How did you like this episode?
Please give us your comments. (Click Here)

For GRAPHICS for this script (Click) Here

 

"Jack Horkheimer : Star Gazer" is underwritten by a grant from Meade Instruments, the world's largest manufacturer of telescopes for amateur astronomers. Meade telescopes automatically locate 1000's of celestial wonders at the push of a button. It's astronomy made simple.



Star Gazer Minute

#05-02 M

1/10/2005 thru 1/16/2005

"Saturn Is At Opposition This Week
And At Its Closest, Brightest And Biggest
For The Entire Year"

Horkheimer: This week Saturn is at opposition, which means that it is at its closest, biggest and brightest for the entire year. Face east and just to the left of Orion and below Gemini's Castor and Pollux you'll see 75,000 mile wide Saturn. Opposition means that Saturn is directly opposite the Sun in the sky as seen from Earth, which further means that whenever the Sun is not in the sky, Saturn should be. So we can see it all night long. Watch it slowly ascend until it reaches its highest point at midnight and then descend and set at dawn. It's only 750 million miles away and at its biggest and best in even the smallest telescope. You can even see its moon Titan, which is bigger than the planet Mercury. Wow! Keep Looking Up!


Please give us your comments. (Click Here)


For GRAPHICS for this script (Click) Here

 

"Jack Horkheimer : Star Gazer" is underwritten by a grant from Meade Instruments, the world's largest manufacturer of telescopes for amateur astronomers. Meade telescopes automatically locate 1000's of celestial wonders at the push of a button. It's astronomy made simple.

 


Don't miss the cartoon version of
'STAR GAZER' in each monthly issue of




 
* This week's Sky At A Glance and Planet Roundup from Sky & Telescope.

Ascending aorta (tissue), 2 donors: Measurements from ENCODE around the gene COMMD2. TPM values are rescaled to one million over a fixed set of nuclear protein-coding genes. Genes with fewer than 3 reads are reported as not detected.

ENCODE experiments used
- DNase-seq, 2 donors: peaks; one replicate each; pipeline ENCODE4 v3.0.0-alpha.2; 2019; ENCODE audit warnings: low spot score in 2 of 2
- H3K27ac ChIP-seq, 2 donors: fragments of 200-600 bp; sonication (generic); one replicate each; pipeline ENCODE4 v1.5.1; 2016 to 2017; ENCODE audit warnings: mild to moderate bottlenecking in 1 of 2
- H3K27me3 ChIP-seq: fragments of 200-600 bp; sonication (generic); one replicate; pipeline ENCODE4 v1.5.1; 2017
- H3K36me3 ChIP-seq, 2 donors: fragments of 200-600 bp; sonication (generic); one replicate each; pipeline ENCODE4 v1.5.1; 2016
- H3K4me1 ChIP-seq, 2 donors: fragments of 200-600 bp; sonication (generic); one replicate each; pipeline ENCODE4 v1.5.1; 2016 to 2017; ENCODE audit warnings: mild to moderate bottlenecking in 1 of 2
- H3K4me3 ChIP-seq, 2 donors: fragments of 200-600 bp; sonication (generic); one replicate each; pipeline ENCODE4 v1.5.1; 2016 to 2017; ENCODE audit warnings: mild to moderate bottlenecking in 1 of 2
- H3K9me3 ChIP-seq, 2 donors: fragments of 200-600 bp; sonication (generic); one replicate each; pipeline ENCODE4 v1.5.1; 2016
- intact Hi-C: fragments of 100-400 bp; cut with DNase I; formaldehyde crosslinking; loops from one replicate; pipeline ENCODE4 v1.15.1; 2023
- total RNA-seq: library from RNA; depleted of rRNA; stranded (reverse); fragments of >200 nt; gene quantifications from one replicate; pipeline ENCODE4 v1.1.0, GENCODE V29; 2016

This week's Sky At A Glance displays current week only.


Starry Night Deluxe was used to produce this episode of Star Gazer






STAR GAZER
THE INTERNATIONAL EDITION


STAR GAZER is seen nationally on most PBS stations. There is a five minute and a one minute version available each week. If it is not currently on your PBS station we suggest you contact your local PBS programming director and let them know it is available free to all PBS stations. Visit http://www.pbs.org/stationfinder/index.html for help in locating your local PBS station.

You may take STAR GAZER off satellite for personal use, classroom use, astronomy club use, etc. without written permission.

Satellite feed info:

GE 3 - PBS Transponder 512 - Digital Only!

Monday 12/20/04 - 1730-1830 Eastern Time 5 Shows

One Hour Feed - 5 shows


Star Gazer is also available from NASA CORE. A videotape of the current month is available from NASA CORE for $16.00 plus $6.00 shipping (within the U.S). Please send a VISA, MasterCard, check, money order or an official school purchase order to the address below:

NASA Central Operation of Resources for Educators

Lorain County JVS NASA CORE / 15181 Route 58 South / 440/775-1400 / FAX 440/775-1460 / nasaco@leeca.org / http://core.nasa.gov



Notice : These are working drafts of the scripts for STAR GAZER.
Changes may well be made as production requires.



STAR GAZER

Episode # 05-03 / 1415th Show

To Be Aired : Monday 1/17/2005 through Sunday 1/23/2005

"How To Have A Bit Of Fun With
The Smallest Full Moon Of The Year Next Week"


Horkheimer: Greetings, greetings fellow star gazers. Next Tuesday January 25th we will experience the smallest full moon of the entire year. And if you've got a camera, with a zoom lens you can do something that's really a lot of fun and conduct your own scientific experiment. Let me explain.